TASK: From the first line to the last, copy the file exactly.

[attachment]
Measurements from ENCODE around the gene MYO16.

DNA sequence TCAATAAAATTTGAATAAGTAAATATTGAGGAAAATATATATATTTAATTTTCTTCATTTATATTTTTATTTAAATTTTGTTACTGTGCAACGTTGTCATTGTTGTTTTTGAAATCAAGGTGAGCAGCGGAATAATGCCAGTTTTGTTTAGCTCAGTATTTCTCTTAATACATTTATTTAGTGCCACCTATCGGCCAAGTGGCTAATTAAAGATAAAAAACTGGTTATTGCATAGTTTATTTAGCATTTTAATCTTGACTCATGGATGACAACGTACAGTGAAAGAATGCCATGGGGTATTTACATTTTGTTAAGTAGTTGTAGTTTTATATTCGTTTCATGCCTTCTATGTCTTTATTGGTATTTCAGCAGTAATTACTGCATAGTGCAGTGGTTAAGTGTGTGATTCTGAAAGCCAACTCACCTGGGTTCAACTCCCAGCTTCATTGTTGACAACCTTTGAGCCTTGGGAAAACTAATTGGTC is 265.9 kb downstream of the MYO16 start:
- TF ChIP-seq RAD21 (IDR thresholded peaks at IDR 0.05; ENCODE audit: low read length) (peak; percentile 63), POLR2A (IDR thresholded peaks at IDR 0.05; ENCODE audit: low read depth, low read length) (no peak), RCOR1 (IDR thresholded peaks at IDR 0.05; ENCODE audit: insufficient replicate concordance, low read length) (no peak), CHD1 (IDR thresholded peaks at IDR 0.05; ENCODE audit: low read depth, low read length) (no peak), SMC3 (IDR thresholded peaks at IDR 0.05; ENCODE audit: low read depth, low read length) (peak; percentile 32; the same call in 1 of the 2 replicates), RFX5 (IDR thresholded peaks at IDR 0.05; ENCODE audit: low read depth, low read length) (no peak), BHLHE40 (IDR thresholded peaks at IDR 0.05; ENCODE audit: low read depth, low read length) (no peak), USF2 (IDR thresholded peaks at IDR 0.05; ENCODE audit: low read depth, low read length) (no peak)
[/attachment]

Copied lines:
Measurements from ENCODE around the gene MYO16.

DNA sequence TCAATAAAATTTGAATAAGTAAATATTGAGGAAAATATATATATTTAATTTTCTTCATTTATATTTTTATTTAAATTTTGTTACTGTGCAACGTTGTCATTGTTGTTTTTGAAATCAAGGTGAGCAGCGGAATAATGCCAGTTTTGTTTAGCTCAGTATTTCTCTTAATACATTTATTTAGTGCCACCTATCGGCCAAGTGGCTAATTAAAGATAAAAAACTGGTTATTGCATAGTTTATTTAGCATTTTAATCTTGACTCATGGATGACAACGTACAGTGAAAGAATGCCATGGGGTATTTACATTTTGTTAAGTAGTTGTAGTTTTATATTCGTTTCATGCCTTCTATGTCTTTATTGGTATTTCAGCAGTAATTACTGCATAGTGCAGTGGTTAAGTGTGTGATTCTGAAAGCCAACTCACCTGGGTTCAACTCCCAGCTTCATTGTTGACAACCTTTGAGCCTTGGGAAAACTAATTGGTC is 265.9 kb downstream of the MYO16 start:
- TF ChIP-seq RAD21 (IDR thresholded peaks at IDR 0.05; ENCODE audit: low read length) (peak; percentile 63), POLR2A (IDR thresholded peaks at IDR 0.05; ENCODE audit: low read depth, low read length) (no peak), RCOR1 (IDR thresholded peaks at IDR 0.05; ENCODE audit: insufficient replicate concordance, low read length) (no peak), CHD1 (IDR thresholded peaks at IDR 0.05; ENCODE audit: low read depth, low read length) (no peak), SMC3 (IDR thresholded peaks at IDR 0.05; ENCODE audit: low read depth, low read length) (peak; percentile 32; the same call in 1 of the 2 replicates), RFX5 (IDR thresholded peaks at IDR 0.05; ENCODE audit: low read depth, low read length) (no peak), BHLHE40 (IDR thresholded peaks at IDR 0.05; ENCODE audit: low read depth, low read length) (no peak), USF2 (IDR thresholded peaks at IDR 0.05; ENCODE audit: low read depth, low read length) (no peak)